Despite the proven health benefits of handwashing, many people either don't practice this habit as often as they should or, do not practice the proper handwashing technique and risk contracting infectious diseases that are commonly spread through hand-to-hand contact. Research has shown: - We have between two and 10 million bacteria between our fingertips and elbow. - A sneeze or cough can result in over 10,000 germs being spread at over 100 mph. - A significant number of people do not wash their hands or don’t use correct handwashing techniques. Through this campaign, school children, teachers, and parents learned the importance of washing their hands, covering their cough or sneeze, and staying home when they’re sick to avoid spreading germs. The Protect! Don’t Infect!™ campaign was developed in response to an agency strategic objective focusing on education and awareness of flu and pneumonia. The strategic objective was developed due to the fact that combined flu and pneumonia are a leading cause of death in Orange County. In addition, our local school system communicated to us a need for educational information on ways of reducing the spread of germs.Through this campaign, school children, teachers, and parents learned the importance of washing their hands, covering their cough or sneeze, and staying home when they’re sick to avoid spreading germs. The Protect! Don’t Infect!™ campaign’s core prevention message – wash your hands, cover your cough and sneeze, and stay home when sick, is a key public health message for reducing the risk of the spread of germs causing illnesses such as the flu. By educating children who comprise a large portion of our population and who don’t often practice these good health habits and are at higher risk of contracting some preventable illnesses, we can make an impact.We conducted an internet search to determine if there are any other campaigns similar to the one created by the OCHD. We were unable to locate information that would lead us to believe that there was a public health program or campaign that was as comprehensive as Protect! Don’t Infect!™ and promotes the 3 health steps that are the cornerstone of the PDI campaign in order to avoid spreading germs. Our PDI campaign contains an educational video, educational materials and toolkit with lesson plan that can be utilized by classroom teachers, a dedicated website to the campaign, a county-wide roll out to children; all created by one organization – the Orange County Health Department. We did locate some educational programs that had similar ideas/messages/materials but none had all the components that make up PDI in one program or campaign that is geared towards children. Many sites linked out to other programs or resources for the information that were not their own. To the best of our knowledge, other public health agencies have not developed a comprehensive approach to this public health issue using a variety of tools, particularly a partially animated, award winning, video that uses humor to communicate the PDI message effectively and that is appealing to children and adults alike. Our approach also included: • A dedicated and interactive website (www.protectdontinfect.com) where the video can be viewed, educational information and activities can be downloaded, viewers can take the ‘challenge’ to become a PDI agent and take a quiz to test their knowledge of how to stop the spread of germs. Educational information is available in both English and Spanish, • Developing educational materials and an educator toolkit that included a lesson plan and that was embraced by school staff including curriculum resource teachers and school nurses • In addition to the PDI message being communicated in the school setting, it was reinforced through multiple venues that included placement of the health message in a family newspaper that is distributed to elementary school students and local outlets that are frequented by children and families, and in an education guide. Through grass root efforts, the PDI message was shared at health fairs and expos, back-to-school events, and with and by local leaders.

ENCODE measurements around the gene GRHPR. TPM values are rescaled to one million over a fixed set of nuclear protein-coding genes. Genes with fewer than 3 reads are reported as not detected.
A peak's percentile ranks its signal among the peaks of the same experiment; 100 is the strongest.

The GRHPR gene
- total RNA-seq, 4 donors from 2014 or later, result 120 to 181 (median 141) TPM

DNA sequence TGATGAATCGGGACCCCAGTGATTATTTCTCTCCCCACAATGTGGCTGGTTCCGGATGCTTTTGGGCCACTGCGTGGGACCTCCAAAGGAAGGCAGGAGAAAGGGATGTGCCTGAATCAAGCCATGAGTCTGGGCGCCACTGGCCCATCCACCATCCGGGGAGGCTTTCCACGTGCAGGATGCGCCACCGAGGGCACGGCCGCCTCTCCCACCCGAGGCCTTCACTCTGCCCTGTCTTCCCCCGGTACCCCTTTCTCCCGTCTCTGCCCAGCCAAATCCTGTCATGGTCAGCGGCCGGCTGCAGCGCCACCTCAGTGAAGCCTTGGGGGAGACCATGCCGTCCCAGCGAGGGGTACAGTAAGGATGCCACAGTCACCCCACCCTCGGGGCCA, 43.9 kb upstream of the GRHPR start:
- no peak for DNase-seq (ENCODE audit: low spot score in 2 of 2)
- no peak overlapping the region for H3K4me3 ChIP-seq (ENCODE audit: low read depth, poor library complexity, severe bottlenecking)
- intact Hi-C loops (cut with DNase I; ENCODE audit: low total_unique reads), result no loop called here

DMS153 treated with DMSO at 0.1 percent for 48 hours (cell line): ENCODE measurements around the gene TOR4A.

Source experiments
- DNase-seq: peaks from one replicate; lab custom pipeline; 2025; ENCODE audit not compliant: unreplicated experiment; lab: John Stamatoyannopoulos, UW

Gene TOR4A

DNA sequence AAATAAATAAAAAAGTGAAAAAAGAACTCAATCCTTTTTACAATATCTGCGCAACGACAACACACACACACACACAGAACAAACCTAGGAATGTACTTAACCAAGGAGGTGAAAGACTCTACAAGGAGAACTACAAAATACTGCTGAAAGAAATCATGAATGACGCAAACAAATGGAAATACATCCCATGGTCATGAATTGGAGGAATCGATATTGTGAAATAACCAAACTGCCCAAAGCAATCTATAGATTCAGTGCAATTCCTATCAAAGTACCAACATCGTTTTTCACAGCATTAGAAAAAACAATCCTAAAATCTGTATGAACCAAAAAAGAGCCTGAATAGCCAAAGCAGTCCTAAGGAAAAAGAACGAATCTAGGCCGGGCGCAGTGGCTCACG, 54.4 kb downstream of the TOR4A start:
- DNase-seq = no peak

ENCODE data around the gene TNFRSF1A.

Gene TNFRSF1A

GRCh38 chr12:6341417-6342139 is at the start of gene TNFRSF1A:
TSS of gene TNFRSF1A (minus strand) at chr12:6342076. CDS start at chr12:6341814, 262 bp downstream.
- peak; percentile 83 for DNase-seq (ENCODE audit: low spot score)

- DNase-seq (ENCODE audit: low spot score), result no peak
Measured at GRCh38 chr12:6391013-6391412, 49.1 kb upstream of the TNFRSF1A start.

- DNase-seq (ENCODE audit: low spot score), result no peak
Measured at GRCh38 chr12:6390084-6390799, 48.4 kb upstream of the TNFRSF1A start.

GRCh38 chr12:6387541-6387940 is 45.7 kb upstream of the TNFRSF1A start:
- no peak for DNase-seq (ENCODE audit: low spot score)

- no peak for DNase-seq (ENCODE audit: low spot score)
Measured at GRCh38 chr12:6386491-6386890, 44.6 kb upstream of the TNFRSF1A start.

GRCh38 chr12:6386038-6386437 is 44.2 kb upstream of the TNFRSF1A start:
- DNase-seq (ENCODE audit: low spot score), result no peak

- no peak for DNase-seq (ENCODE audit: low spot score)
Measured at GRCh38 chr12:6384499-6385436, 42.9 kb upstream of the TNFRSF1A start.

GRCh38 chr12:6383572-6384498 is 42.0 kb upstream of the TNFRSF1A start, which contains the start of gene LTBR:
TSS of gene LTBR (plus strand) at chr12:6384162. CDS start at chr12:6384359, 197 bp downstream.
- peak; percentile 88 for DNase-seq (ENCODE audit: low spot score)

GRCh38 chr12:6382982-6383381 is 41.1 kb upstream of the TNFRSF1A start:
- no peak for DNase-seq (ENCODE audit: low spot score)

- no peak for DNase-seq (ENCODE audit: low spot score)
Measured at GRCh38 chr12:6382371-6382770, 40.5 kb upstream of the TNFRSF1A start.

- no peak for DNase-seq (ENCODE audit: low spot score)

Agency Community RolesThe former Office of Communications at the OCHD took the lead in the development of this project, along with the Health Marketing and Promotions staff who continued to manage the project with the support of senior leaders. The health department’s public information officers provided assistance with translation of the campaign’s website while information technology staff created the website. During Phase 2 of the campaign the health department’s school health nursing staff was instrumental in reinforcing the PDI message through presentations and education to local school students. When the concept of the campaign was initially developed, the Health Marketing and Promotions staff contacted the Orange County Public Schools K-12 Health, PE and Wellness Resource Teacher to discuss the campaign and determine a potential implementation plan. Her input was sought out in the final phases of the development of the video. The school system was excited about the campaign and agreed to assist in getting the message out to their students. Dissemination of the video and poster was coordinated with the school system’s public information officer and we premiered the video at a school chosen by the school system after getting requests from multiple schools to host the premier. During subsequent meetings with the K-12 Health, PE and Wellness Resource Teacher, we presented the educator PDI toolkit for their review and approval to be utilized as part of their health curriculum. Upon receiving approval and determining the focus would be on 2nd and 3rd grade students, we worked with the Resource Teacher to identify schools to pilot the PDI toolkit. The Health Marketing and Promotions staff met with representatives from the selected schools and provided an overview and training on the PDI toolkit. Schools implemented the curriculum and additional schools are receiving the PDI toolkit as part of our ongoing collaboration. During Phase 4, which occurred during the H1N1 virus event, we were approached to collaborate on how to reduce the risk of students and teachers contracting the H1N1 virus. We were able to rapidly respond and we worked together to place additional PDI materials in every public school (260) as well as private schools (120) and day care centers (977). In addition to the community stakeholders mentioned above, during the H1N1 event our local hospitals CEOs and our OCHD Director utilized the PDI campaign during a press conference in which they encouraged people to get their seasonal flu shot and to practice the PDI message of proper handwashing, covering a cough or sneeze, and staying home when sick. During Phase 1 of the campaign we reached out to our county’s parks and recreation department to pilot the PDI video, poster, and handouts. We conducted presentations to students attending summer day camps. We worked with the Orange County Library System and conducted PDI presentations and made the video available for check out through the library.   We collaborated with two of our local WalMart stores to showcase the PDI video in their store’s pharmacy area as a way to protect its customers during the H1N1 event. As the program continues to grow and expand we will continue to reach out to community stakeholders such as the YMCA, Boys and Girls Clubs, faith-based organizations, Girl Scouts and Boy Scouts, to name a few.   Costs and ExpendituresTo start-up we produced a video to appeal to children and adults who could reinforce the campaign message. Production costs are estimated at approximately $25,000. To recoup some of our start-up costs, we made the video and materials available to nonprofit and government organizations outside of Orange County at minimal costs. The campaign was initially implemented in 3 phases. 1. We piloted the campaign prior to the beginning of a new school year at five summer camps throughout Orange County to determine effectiveness of the video and materials. A pre/post test was administered to camp attendees and results were analyzed. Anecdotal input from camp staff, attendees, and the public school Resource Teacher was noted. No significant costs were incurred during Phase 1 2. After reviewing the data and feedback from Phase 1 and determining no significant changes were needed, we implemented phase 2 which consisted of distribution of the PDI video/poster to local public schools. The video was shown during the schools’ morning announcements and in classrooms. Health department school nurses conducted presentations at their assigned schools. Local schools linked to the PDI website, which was developed by an OCHD staff member. The website showcases educational messages and downloadable materials/activities. Estimated cost : $4,500.00 3. An educational toolkit was developed containing: • Letter of introduction • Lesson plan • Pre/post Test • Video • Challenge • Agent badge • Posters • Educational materials (bookmark, games, door hanger, fact sheet) • Black light/ powder that simulates germs Estimated costs: $650.00 We met with local school personal at identified schools to provide an overview of the campaign and training on the curriculum. The curriculum was implemented in second and/or third classrooms and students not only learned about the three simple steps to reduce the spread of germs, they took the PDI challenge and became official PDI agents. 4. This phase was not in our initial plan. However, due to the 2009 H1N1 event we were able to enhance our communications on how to reduce the chances of getting and spreading germs. The success of our rapid response was due in part to the fact that we had the campaign and materials readily available. Working with every local public (260) and private (120) school, and daycare centers (977), we were able to quickly respond with prevention materials. Estimated costs : $6,000.00. Phase 1 through 3 funding was allocated as part of the Orange County Health Department annual budget for the Office of Communication/Office of Community Health. The source of this funding comes from the Florida Department of Health. Funding for Phase 4 promotion and implementation was provided through H1N1 federal funding allocated through the Florida Department of Health. ImplementationObjective 1: • Contact OCPS to get support to promote the PDI campaign in schools • Schools sent out an invitation for schools to participate in the premier of the PDI video. One school was selected by OCPS staff and arrangements were made regarding date, time, class size, etc. and the PDI campaign and video were rolled out. • Had additional meetings with OCPS to discuss piloting PDI to a select group of schools throughout Orange County. An announcement was sent out to all elementary school curriculum resource teachers letting them know of the opportunity of bringing the PDI campaign to their school. Many schools responded with their interest; however, the initial pilot was for only five schools. The first five schools responding were chosen. • Health Marketing & Promotion staff followed up to schedule a meeting with the school representative to outline the project. PDI educator toolkits were provided and training was given on how to implement the lesson plan. • The PDI campaign and curriculum were implemented in second and/or third grade classrooms at each of the five schools. Objective 2: • Developed the Challenge and included it in the PDI toolkit • Developed a mechanism that enabled web viewers to receive education on the PDI message, take the challenge, and print out a downloadable badge from the website • Provided additional badges to schools and school health nurses as requested. Objective 1. The tasks for this objective occurred over a one year period beginning in April 2008 and ending in March of 2009. It is important to note that this timeframe was just for the initial part of this ongoing project. Objective 2. These tasks were completed within a six month timeframe. It is important to note that this timeframe was just for the initial part of this ongoing project.